Intel Speed Shift technology also known as HWP (Hardware p-state) or Hardware Controlled Performance delivers quicker responsiveness with short duration performance shifts, by allowing the processor to more quickly select its best operating frequency and voltage for optimal performance and power efficiency.
For performance, efficiency and power consumption reasons, modern processors are constantly changing clock frequency and voltage based on the workload. In order to receive performance hints (p-states) and adjust performance according to the operating system, application or user needs, processors prior to Skylake model are relying on the operating system. The problem with this approach is the level of latency that is added to the performance adjustment process, which slightly reduces overall performance as a result. One can certainly avoid this problem altogether by selecting for instance, maximum performance. However, this will can reduce the battery life for portable devices, increase power consumption, and thermal output.
Starting with CPU codename Skylake, the problem with performance control adjustment was addressed with Speed Shift (Hardware Controlled Performance) also known as Intel HWP (Hardware p-states). With Speed Shift enabled, CPU takes over the responsibility of frequency control, which will be done on a hardware level by the CPU itself, this’ll allow much faster p-state transitions and can drastically reduce latency during the process of p-state selection.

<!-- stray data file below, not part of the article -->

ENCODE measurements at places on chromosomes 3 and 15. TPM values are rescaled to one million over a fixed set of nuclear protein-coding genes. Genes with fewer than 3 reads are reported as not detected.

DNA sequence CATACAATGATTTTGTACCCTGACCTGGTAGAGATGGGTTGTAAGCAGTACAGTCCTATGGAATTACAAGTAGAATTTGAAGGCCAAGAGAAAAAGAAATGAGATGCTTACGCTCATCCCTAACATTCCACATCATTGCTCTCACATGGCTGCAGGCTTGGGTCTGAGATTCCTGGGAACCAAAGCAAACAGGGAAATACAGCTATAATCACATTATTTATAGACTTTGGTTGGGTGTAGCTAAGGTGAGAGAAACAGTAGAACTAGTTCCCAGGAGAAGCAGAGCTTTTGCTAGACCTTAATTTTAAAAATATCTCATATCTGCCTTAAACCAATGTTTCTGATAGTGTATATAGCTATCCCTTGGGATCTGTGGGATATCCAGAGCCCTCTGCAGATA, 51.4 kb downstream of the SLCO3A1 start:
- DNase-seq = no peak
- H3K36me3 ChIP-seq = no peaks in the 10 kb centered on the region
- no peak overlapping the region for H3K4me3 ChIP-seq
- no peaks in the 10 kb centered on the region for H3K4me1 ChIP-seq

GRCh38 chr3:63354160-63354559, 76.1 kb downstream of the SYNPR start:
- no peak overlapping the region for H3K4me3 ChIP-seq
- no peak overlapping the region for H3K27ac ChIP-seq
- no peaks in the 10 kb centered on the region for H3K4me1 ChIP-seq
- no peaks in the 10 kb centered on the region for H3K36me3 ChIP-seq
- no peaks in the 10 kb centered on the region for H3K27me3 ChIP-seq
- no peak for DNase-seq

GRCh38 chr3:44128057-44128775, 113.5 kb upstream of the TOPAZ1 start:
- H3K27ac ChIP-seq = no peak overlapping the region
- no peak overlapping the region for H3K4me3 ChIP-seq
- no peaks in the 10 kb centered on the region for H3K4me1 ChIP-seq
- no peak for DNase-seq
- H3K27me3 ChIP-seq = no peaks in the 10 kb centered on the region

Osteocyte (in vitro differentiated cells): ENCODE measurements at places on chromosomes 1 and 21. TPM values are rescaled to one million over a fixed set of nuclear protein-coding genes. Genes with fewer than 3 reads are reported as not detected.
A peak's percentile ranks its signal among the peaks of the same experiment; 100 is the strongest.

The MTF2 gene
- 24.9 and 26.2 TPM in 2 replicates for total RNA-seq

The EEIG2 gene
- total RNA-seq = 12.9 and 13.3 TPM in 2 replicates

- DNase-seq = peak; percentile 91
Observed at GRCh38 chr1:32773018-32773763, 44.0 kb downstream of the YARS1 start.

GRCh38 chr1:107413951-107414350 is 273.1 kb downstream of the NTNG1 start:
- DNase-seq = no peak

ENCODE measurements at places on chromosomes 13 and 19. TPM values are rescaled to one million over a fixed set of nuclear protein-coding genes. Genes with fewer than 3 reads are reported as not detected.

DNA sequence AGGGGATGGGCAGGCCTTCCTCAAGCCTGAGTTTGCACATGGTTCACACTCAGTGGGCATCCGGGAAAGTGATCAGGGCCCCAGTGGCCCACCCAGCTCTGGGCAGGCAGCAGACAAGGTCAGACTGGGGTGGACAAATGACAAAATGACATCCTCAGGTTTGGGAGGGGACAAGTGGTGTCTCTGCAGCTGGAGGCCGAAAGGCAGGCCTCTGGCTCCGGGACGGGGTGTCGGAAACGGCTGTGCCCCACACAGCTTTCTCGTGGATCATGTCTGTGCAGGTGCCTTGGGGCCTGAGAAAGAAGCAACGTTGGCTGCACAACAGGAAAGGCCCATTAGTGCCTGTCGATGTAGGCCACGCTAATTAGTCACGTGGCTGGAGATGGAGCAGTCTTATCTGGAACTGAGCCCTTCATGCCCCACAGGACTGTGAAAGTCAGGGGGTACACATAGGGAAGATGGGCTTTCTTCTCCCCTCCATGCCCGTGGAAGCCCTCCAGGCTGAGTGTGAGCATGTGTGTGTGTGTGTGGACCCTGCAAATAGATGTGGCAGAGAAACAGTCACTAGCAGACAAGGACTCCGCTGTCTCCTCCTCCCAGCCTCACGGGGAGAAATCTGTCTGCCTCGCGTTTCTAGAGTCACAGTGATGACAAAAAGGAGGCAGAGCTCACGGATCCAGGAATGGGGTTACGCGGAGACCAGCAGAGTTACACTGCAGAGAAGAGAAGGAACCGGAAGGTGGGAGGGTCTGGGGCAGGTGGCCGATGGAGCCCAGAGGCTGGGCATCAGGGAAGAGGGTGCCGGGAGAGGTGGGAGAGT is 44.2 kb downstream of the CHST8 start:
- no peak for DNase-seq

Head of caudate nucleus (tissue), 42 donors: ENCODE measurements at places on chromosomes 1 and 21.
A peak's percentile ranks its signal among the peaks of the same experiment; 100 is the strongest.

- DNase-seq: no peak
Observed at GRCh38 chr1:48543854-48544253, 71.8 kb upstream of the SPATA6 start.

NOTE: that transitioning from one p-state to another is still not instant and/or resource free.
That being said, even with Intel Speed Shift support enabled CPU will not be able to jump from low to high frequency level and back instantly, due to various factors such as voltage, heat, data coherency etc. So if you do want/need the absolute best out of your CPU, you'll still have to set performance to maximum manually. This'll disregard the scaling part of the process and will be effectively the same as setting multiplier to maximum.